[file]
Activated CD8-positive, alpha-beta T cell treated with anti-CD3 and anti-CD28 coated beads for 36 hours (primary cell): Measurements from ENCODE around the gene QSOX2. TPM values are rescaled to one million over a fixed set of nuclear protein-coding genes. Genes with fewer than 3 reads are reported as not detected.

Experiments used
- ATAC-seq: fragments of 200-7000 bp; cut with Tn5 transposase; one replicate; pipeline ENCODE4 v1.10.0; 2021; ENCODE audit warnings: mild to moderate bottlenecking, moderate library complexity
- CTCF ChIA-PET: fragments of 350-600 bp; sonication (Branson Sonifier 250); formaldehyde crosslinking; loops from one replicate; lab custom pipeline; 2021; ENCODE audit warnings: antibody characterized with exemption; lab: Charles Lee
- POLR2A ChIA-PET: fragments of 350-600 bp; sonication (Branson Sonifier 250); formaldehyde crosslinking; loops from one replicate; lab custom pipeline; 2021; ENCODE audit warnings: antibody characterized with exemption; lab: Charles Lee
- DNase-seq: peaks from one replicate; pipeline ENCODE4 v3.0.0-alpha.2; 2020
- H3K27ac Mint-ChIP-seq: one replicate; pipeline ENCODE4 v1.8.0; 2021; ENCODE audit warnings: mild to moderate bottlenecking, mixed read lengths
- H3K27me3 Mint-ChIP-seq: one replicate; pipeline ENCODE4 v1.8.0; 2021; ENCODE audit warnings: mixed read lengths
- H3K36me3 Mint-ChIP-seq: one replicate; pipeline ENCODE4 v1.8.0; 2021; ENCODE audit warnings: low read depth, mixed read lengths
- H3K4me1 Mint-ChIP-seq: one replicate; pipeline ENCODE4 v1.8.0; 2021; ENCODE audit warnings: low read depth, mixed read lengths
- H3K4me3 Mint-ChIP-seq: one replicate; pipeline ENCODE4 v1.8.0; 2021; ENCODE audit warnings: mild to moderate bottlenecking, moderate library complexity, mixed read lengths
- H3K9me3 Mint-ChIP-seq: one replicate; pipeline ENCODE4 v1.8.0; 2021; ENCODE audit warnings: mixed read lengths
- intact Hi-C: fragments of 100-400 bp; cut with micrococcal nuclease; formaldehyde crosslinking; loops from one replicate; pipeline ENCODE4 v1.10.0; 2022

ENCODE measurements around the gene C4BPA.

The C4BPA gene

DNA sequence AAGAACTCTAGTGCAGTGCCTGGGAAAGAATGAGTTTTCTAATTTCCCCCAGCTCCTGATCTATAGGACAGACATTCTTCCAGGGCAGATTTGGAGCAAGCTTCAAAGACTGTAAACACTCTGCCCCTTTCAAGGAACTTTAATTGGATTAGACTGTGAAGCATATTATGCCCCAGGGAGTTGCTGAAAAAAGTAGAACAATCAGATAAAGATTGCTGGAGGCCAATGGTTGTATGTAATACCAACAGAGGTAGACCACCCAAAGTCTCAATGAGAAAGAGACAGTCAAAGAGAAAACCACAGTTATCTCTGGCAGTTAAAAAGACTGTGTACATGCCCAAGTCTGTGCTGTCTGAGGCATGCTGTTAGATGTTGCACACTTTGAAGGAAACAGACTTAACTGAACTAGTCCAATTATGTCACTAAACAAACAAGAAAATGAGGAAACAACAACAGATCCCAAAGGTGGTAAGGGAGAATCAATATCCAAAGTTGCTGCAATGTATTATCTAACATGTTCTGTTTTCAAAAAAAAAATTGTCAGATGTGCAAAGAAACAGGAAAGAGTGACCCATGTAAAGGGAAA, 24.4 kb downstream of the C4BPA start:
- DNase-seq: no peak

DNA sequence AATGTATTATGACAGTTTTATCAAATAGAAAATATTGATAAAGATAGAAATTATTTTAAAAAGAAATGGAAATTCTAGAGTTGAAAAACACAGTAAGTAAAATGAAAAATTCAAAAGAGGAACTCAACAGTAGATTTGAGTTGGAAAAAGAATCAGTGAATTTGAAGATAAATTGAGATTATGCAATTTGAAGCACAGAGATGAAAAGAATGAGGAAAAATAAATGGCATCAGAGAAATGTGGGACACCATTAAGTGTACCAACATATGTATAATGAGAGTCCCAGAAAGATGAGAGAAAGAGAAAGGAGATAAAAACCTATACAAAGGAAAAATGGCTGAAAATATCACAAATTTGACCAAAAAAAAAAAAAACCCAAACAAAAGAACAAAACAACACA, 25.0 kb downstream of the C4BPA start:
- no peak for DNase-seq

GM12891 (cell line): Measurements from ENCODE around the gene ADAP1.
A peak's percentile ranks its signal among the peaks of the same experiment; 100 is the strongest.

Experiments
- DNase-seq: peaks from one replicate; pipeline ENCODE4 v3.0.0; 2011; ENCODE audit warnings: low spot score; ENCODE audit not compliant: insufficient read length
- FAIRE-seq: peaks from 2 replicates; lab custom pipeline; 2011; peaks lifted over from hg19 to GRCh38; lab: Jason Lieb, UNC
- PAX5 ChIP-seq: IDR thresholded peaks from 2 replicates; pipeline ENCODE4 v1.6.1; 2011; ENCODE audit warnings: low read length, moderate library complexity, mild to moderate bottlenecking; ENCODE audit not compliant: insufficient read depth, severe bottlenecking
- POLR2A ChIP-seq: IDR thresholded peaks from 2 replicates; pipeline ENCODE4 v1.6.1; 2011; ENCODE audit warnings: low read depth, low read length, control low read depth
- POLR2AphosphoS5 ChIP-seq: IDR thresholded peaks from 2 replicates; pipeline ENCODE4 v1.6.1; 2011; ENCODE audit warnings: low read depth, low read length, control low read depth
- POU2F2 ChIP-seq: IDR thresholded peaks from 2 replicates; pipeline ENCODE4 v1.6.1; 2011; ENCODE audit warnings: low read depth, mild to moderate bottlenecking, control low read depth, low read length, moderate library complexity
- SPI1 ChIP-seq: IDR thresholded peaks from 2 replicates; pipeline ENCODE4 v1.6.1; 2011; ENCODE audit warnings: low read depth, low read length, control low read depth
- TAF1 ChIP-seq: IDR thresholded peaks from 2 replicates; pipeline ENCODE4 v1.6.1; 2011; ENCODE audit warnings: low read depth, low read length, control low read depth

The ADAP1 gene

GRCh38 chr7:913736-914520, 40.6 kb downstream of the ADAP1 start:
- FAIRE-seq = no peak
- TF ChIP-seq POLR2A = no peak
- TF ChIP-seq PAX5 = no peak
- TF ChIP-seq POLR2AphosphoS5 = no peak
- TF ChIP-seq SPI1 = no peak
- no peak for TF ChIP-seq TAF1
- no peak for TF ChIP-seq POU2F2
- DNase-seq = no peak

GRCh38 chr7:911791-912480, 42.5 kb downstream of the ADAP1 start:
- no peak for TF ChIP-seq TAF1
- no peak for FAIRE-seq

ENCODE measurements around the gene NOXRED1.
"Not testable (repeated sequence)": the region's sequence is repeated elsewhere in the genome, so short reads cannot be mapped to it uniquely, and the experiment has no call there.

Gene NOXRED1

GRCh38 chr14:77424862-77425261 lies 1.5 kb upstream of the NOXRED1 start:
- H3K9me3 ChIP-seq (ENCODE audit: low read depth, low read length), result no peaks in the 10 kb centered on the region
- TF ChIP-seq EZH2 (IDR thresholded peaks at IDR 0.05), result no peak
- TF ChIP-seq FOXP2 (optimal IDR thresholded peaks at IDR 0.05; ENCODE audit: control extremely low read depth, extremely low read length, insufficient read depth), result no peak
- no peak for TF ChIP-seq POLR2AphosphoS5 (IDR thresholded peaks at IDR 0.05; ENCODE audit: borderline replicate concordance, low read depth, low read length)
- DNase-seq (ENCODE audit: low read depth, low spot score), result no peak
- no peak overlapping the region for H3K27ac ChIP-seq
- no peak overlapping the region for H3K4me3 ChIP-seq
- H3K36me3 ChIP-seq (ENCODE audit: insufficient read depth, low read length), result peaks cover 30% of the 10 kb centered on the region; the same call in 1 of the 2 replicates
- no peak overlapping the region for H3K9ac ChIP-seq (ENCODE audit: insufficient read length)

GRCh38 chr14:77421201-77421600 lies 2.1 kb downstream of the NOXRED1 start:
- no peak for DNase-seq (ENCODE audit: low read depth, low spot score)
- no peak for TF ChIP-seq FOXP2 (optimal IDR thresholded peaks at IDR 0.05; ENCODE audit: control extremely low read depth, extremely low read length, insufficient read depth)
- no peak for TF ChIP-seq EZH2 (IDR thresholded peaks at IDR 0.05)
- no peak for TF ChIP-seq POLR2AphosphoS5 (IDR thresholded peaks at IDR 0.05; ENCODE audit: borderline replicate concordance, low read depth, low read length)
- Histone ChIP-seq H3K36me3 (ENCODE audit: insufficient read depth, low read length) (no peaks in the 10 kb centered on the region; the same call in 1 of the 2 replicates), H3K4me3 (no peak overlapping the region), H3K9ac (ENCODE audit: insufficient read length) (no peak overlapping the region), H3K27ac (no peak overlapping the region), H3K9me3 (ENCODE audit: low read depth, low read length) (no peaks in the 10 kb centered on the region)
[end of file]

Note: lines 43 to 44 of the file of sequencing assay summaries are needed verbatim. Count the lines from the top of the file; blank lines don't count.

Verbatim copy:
- no peak for FAIRE-seq

ENCODE measurements around the gene NOXRED1.